Prevalence and incidence measures are often used in epidemiology and biostatistics. The measures are used to provide information regarding the total number of cases of a disease and the likelihood of a disease affecting a particular population. “Prevalence refers to the proportion of participants with a disease at a particular point in time” (Sullivan, 2012).
In contrast, “incidence reflects the likelihood of developing a disease among a group of participants free of the disease who are considered at risk of developing the disease over a specified observation period” (Sullivan, 2012). Combined, this information provides public health officials, such as epidemiologists, with cohesive information of the risk and impact of a disease.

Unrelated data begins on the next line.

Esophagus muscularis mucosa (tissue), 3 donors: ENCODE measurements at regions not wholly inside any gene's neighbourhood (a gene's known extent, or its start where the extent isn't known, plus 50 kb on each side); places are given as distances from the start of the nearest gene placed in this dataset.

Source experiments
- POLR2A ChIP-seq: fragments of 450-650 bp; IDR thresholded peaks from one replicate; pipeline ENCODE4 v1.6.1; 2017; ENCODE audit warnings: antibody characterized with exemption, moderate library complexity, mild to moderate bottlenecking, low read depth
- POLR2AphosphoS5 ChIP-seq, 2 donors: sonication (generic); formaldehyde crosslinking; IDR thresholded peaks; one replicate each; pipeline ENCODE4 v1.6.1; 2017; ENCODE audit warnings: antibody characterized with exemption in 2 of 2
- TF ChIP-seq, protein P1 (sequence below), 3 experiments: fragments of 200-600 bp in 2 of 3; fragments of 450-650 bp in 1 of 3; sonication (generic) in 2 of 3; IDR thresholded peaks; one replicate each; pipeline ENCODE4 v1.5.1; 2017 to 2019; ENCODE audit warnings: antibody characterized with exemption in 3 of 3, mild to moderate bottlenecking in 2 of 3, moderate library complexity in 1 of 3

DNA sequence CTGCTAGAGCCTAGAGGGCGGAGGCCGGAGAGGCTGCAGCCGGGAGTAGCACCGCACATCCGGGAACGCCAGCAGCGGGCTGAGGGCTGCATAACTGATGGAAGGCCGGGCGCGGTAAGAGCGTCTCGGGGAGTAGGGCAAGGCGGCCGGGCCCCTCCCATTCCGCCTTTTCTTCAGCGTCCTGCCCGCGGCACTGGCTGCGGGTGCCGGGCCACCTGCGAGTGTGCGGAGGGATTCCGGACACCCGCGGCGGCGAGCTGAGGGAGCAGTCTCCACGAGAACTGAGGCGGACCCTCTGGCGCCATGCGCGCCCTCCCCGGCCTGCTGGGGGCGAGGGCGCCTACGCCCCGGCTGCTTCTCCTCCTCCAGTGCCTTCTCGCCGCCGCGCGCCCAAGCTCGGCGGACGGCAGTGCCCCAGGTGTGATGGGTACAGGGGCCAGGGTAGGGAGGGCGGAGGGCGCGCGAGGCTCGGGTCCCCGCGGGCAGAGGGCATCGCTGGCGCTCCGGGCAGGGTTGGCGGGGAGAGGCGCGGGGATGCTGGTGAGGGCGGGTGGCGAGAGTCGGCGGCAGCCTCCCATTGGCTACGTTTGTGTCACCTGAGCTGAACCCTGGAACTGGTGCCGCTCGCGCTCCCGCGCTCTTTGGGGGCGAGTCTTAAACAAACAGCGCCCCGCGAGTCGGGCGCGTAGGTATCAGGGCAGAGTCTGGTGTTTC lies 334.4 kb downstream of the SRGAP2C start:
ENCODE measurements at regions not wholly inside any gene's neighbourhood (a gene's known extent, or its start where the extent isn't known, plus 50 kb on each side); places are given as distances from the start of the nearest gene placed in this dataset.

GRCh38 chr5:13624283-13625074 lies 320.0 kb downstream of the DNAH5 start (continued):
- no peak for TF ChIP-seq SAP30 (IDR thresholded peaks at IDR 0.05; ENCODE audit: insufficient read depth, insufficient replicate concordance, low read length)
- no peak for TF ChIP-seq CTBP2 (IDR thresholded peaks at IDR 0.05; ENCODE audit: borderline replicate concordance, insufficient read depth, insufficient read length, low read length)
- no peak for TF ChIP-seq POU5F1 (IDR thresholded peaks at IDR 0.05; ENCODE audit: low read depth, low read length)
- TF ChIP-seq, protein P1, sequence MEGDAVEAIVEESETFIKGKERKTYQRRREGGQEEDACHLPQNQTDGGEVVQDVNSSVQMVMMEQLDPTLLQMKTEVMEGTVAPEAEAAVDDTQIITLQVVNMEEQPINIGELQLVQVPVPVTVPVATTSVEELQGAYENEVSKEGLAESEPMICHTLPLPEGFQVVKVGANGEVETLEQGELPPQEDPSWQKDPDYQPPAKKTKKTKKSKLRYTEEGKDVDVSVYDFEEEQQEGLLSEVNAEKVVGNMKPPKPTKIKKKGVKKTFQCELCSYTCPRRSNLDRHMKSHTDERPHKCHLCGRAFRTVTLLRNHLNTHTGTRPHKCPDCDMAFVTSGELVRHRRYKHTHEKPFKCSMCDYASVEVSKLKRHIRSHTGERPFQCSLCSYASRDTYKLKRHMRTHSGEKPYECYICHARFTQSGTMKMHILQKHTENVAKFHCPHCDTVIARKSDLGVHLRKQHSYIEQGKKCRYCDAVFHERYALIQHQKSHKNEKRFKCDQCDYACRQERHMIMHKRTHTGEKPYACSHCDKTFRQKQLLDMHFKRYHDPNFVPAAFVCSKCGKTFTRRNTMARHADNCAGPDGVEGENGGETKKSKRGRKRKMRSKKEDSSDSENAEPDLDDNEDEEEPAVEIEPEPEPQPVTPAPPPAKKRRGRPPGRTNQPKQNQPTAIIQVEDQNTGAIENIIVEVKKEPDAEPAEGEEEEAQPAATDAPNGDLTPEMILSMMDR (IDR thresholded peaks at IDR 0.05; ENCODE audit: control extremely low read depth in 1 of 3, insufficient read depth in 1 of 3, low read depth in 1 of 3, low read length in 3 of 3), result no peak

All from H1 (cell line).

Based on the module readings, respond to the following: Explain the difference between prevalence and incidence measures. Illustrate the difference between the prevalence, cumulative incidence, and incidence rate using an example or scholarly references. What are some problems with estimating the cumulative incidence rate?
Write your initial response in 3–4 paragraphs. Apply APA standards to citation of sources.
Sullivan, L. M. (2012). Essentials of biostatistics in public health. Sudbury, MA: Jones & Bartlett Publishers. ISBN-13: 9781449623944